Despite a long-history of mutual antagonism, General Motors has succeeded in improving its relations with suppliers, while Nissan and Fiat Chrysler Automobiles NV have seen their relations with suppliers worsen over the past years.
The improvement in GM’s relations with suppliers is one of the highlights of the North American OEM- Supplier Working Relations Index prepared annually by Planning Perspectives.
The 16th edition of the annual study showed that of the six major automakers building vehicles in the United States only General Motors posted “significant improvement,” adding 26 points to its score and moving up to fourth place overall as Nissan slipped to fifth.
Ford also showed some slight improvement of six points, while Toyota and Honda relations with supplier declined slightly during the past year. Both of the Japanese carmakers had shown significant improvement during the previous two years, according to research firm.
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John Henke, president of Planning Perspectives, also noted that despite the growing complexity of vehicles and carmakers dependence on suppliers for technical innovation and cost savings, the various automakers have not made an effort to bolster relations with suppliers.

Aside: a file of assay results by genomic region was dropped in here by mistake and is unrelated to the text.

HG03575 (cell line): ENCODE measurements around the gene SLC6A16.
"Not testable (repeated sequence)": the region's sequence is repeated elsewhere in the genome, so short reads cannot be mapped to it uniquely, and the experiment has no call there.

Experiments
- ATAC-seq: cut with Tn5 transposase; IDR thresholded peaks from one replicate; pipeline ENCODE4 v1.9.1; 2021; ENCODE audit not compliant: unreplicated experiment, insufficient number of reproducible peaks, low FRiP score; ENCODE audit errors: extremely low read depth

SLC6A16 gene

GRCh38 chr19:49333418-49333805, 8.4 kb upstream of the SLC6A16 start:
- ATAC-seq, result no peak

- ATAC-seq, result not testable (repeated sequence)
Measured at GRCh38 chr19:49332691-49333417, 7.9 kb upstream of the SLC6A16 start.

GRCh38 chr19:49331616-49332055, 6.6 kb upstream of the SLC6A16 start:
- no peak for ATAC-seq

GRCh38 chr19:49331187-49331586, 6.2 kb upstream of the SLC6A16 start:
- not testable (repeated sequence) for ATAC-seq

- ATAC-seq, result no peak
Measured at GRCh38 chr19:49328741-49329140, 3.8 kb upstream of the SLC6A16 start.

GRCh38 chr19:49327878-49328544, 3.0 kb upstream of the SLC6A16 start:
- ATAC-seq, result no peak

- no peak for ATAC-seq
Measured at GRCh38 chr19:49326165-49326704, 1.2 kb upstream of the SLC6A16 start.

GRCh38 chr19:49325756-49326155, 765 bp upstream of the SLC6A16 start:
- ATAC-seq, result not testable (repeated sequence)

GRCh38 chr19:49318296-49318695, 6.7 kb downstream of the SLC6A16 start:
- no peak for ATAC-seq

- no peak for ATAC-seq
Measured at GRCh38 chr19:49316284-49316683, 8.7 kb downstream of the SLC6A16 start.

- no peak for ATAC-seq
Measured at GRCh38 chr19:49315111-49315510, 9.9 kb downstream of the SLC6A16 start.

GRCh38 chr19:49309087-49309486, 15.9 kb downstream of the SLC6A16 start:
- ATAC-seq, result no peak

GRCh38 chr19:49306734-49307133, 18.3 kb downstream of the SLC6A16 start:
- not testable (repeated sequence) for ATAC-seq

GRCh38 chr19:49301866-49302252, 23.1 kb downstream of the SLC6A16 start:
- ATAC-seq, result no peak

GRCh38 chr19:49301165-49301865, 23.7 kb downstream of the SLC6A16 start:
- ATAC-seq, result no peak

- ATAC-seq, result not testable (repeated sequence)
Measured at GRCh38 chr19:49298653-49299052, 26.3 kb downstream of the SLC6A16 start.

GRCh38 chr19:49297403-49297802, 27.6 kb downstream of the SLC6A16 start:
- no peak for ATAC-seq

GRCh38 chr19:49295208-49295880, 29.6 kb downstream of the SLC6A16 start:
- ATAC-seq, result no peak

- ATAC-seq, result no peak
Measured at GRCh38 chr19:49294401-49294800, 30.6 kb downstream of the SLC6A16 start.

“Going forward automakers will have to invest heavily in new resources and training programs to improve their working relations with suppliers because suppliers have a significant impact on an automaker’s profits,” Henke said.
However, this doesn’t seem to be much of a focus for the six automakers studied, he said. During the years, firm found that automakers must tend to the relations their purchasing organizations maintain with suppliers in order to build collaborative partnerships. Henke said the spirit of collaboration actually has declined for the past several years at all six automakers surveyed.
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The lack of progress in improving supplier relations becomes more evident when the relations for each OEM are considered at the Purchasing Area level, Henke said. Even improvements at the traditional industry leaders in working relations – Toyota and Honda – are stagnating.
“At FCA, and particularly at Ford, the Purchasing VPs are perceived by suppliers to be working to build more trusting relations but their buyers are not,” the study reported.
“The Purchasing Area volatility, coupled with these less than rigorous efforts to build more trusting supplier relations suggests that automakers purchasing executive may have ‘taken their eye off the ball,’” Henke said.
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Henke also noted that while carmakers are making record profits, they are also facing more financial and technical challenges as well as new government regulations that have increased the burden on the industry.